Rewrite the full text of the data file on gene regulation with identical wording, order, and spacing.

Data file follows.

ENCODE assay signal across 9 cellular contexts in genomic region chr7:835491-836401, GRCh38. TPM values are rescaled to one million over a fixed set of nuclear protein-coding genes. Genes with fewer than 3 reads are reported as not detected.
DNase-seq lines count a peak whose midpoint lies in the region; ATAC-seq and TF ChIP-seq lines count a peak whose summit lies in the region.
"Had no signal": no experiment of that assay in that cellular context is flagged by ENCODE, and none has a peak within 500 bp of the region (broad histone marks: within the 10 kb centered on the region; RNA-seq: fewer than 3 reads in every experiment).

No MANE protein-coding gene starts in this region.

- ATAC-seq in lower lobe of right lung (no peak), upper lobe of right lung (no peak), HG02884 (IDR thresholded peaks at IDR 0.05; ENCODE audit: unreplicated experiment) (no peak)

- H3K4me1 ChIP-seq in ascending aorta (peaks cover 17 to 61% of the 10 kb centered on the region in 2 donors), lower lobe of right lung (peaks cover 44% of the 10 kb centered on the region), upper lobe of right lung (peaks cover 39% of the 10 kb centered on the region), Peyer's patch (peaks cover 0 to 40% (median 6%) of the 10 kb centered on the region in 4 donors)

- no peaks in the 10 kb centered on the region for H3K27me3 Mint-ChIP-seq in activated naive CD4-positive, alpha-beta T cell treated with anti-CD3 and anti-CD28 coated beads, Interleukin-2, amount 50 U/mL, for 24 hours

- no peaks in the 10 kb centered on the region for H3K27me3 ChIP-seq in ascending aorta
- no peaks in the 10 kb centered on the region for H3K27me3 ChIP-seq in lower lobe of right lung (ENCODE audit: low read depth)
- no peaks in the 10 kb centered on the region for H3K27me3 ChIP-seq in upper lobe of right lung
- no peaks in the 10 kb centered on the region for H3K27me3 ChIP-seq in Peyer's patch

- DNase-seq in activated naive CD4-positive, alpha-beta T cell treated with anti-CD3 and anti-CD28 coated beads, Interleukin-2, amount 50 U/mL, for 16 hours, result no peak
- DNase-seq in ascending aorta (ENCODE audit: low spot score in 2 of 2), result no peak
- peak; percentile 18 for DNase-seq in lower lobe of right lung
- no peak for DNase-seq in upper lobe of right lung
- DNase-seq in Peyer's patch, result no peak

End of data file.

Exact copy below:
ENCODE assay signal across 9 cellular contexts in genomic region chr7:835491-836401, GRCh38. TPM values are rescaled to one million over a fixed set of nuclear protein-coding genes. Genes with fewer than 3 reads are reported as not detected.
DNase-seq lines count a peak whose midpoint lies in the region; ATAC-seq and TF ChIP-seq lines count a peak whose summit lies in the region.
"Had no signal": no experiment of that assay in that cellular context is flagged by ENCODE, and none has a peak within 500 bp of the region (broad histone marks: within the 10 kb centered on the region; RNA-seq: fewer than 3 reads in every experiment).

No MANE protein-coding gene starts in this region.

- ATAC-seq in lower lobe of right lung (no peak), upper lobe of right lung (no peak), HG02884 (IDR thresholded peaks at IDR 0.05; ENCODE audit: unreplicated experiment) (no peak)

- H3K4me1 ChIP-seq in ascending aorta (peaks cover 17 to 61% of the 10 kb centered on the region in 2 donors), lower lobe of right lung (peaks cover 44% of the 10 kb centered on the region), upper lobe of right lung (peaks cover 39% of the 10 kb centered on the region), Peyer's patch (peaks cover 0 to 40% (median 6%) of the 10 kb centered on the region in 4 donors)

- no peaks in the 10 kb centered on the region for H3K27me3 Mint-ChIP-seq in activated naive CD4-positive, alpha-beta T cell treated with anti-CD3 and anti-CD28 coated beads, Interleukin-2, amount 50 U/mL, for 24 hours

- no peaks in the 10 kb centered on the region for H3K27me3 ChIP-seq in ascending aorta
- no peaks in the 10 kb centered on the region for H3K27me3 ChIP-seq in lower lobe of right lung (ENCODE audit: low read depth)
- no peaks in the 10 kb centered on the region for H3K27me3 ChIP-seq in upper lobe of right lung
- no peaks in the 10 kb centered on the region for H3K27me3 ChIP-seq in Peyer's patch

- DNase-seq in activated naive CD4-positive, alpha-beta T cell treated with anti-CD3 and anti-CD28 coated beads, Interleukin-2, amount 50 U/mL, for 16 hours, result no peak
- DNase-seq in ascending aorta (ENCODE audit: low spot score in 2 of 2), result no peak
- peak; percentile 18 for DNase-seq in lower lobe of right lung
- no peak for DNase-seq in upper lobe of right lung
- DNase-seq in Peyer's patch, result no peak